nep-sea New Economics Papers
on South East Asia
Issue of 2018‒03‒19
48 papers chosen by
Kavita Iyengar
Asian Development Bank

  1. Analysis of Islamic Banking Efficiency Using Maqashid Shariah Approach (Study on Islamic Banks in Indonesia and Malaysia) By Novi Puspitasari
  2. Audit Firm Reputation versus Auditor Capability: Their Effect on Audit Quality in Indonesia By Astrid Rudyanto
  3. Intention to Migrate Among International Muslim Students in Malaysia By Bik Kai Sia
  4. Antecedent Factors on an Auditors' Attitude Towards Conducting an Intended Qualified Audit By Hendrian
  5. The Position Of The Bank Indonesia As The Lender Of Last Resort After The Enactment Of Law No. 9 Of 2016 On Prevention And Mitigation Of Financial System Crisis By Theresia Anita Christiani
  6. The Determinants of Service Quality and Its Impact on Customer Satisfaction (A Survey of Islamic Banks Customers in Indonesia) By Salamah Wahyuni
  7. The Effect of IFRS Convergence on Earnings Quality: Empirical Evidence from Indonesia By Paulina Sutrisno
  8. Is electricity affordable and reliable for all in Vietnam? By Minh Ha-Duong; Hoai Son Nguyen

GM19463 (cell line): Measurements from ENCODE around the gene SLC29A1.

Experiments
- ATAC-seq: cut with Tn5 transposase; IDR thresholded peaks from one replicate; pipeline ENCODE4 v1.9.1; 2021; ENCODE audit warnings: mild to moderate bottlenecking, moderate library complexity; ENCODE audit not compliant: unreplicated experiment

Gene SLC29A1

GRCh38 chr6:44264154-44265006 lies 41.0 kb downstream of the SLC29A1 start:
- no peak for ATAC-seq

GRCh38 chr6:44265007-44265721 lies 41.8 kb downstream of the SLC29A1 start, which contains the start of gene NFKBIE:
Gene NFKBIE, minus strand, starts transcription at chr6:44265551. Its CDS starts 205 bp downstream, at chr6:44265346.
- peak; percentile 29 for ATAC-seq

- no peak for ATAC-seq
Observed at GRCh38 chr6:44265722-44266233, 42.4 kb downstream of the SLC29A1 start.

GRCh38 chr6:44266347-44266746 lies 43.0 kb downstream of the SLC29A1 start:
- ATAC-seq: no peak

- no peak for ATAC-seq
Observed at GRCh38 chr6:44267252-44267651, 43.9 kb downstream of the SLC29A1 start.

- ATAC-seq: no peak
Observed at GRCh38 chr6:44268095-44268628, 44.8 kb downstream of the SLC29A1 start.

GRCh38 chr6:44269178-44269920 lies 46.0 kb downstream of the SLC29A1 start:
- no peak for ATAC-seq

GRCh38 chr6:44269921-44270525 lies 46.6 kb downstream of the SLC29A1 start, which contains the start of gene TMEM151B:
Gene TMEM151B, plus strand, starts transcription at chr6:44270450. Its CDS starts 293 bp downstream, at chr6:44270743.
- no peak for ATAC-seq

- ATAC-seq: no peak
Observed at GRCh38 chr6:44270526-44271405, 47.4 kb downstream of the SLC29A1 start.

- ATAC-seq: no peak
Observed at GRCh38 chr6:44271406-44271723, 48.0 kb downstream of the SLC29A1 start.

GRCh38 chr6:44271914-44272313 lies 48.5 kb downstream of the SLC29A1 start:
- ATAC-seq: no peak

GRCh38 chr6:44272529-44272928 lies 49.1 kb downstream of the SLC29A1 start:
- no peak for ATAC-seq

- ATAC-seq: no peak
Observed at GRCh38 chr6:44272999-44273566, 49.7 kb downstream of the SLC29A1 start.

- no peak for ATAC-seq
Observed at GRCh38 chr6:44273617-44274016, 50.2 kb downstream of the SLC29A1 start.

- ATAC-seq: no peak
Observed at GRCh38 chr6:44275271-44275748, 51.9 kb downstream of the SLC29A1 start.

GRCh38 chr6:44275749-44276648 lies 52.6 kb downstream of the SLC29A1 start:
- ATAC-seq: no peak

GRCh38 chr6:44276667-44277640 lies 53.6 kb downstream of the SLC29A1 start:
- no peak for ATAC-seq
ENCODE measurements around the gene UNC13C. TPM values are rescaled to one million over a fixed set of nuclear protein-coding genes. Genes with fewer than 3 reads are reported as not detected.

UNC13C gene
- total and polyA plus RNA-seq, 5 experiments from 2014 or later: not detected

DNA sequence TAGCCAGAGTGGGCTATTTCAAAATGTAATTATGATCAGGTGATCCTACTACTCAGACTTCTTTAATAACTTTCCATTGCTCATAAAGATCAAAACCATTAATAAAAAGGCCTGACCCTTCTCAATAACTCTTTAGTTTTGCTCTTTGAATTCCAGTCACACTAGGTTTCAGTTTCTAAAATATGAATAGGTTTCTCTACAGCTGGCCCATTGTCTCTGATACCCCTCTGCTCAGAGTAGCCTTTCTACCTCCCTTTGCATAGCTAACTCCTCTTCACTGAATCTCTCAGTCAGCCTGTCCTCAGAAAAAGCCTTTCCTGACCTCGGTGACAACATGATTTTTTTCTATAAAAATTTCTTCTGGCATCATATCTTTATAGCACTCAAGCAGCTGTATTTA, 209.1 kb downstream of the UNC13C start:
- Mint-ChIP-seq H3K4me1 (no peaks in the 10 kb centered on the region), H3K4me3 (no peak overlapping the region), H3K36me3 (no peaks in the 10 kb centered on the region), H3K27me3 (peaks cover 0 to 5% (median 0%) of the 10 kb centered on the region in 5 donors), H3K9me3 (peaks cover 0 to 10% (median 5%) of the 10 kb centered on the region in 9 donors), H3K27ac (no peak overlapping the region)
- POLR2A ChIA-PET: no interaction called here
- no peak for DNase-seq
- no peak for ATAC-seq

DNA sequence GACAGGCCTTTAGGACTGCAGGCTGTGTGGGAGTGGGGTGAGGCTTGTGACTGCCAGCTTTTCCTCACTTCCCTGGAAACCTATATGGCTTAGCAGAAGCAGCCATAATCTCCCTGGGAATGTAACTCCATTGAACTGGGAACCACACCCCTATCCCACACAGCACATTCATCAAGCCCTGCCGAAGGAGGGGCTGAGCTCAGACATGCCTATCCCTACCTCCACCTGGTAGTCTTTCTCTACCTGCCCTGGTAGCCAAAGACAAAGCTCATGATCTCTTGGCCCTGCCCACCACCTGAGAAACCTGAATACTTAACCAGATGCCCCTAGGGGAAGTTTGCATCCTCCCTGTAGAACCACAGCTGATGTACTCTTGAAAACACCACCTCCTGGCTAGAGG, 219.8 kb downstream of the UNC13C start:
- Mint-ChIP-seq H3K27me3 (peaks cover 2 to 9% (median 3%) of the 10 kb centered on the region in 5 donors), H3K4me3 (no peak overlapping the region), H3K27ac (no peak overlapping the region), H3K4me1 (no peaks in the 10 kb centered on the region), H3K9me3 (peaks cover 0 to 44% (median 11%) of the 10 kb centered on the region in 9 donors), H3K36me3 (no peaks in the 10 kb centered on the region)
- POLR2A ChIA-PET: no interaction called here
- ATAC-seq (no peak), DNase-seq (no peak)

9. E-Government as an Anti-Corruption Tool: Experience from Indonesia By Dyah Setyaningrum
  10. The Influence of Brand Equity and Green Marketing on Consumer's Decision to Purchase Honda Beat Series in Surabaya By Syaifurrizal Wijaya Putra
  11. Earnings Management, Corporate Governance and Tax Avoidance: The Case in Indonesia By Lulus Kurniasih
  12. Decent work inter-regional SAM modelling with employment satellite extension including regional infrastructure scenarios case study 2005 IRSAM By Alarcón-Rivero, Jorge V.; Ernst, Christoph
  13. Maintaining Food Security of Local Communities in Underdeveloped Regions through Agrarian Reform in Napan Village, Indonesian By Nia Kurniati
  14. Employment implications of trade and changes in skills demand evidence from selected countries By Tarjáni, Hajnalka.
  15. "Infrastructural Development and Poverty Alleviation in Indonesia (Municipal Panel Data 2002 – 2013)" By Puspita Ayuningtyas Prawesti
  16. "Impact of the Free Trade Zone on Cigarette Consumption: An Examination of Indonesian Households" By Mohtar Rasyid
  17. Family size, Increasing block tariff and Economies of scale of household electricity consumption in Vietnam from 2010 to 2014 By Hoai-Son Nguyen; Minh Ha-Duong
  18. The impact of credit policy on rice production in Myanmar: A fuzzy regression discontinuity design approach By Nilar Aung; Hoa-Thi-Minh Nguyen; Robert Sparrow
  19. Paraphrasing in English Academic Writing by Thai Graduate Students By Buaboun Pinjaroenpan
  20. Determinants of Firms’ Capital Structure Decisions in Highly Dollarized Economies: Evidence from Cambodia By Hidenobu Okuda; Daiju Aiba
  21. "The Role of Street-Level Bureaucrats in Implementing Renewable Energy Policy in Indonesia" By Anugerah Yuka Asmara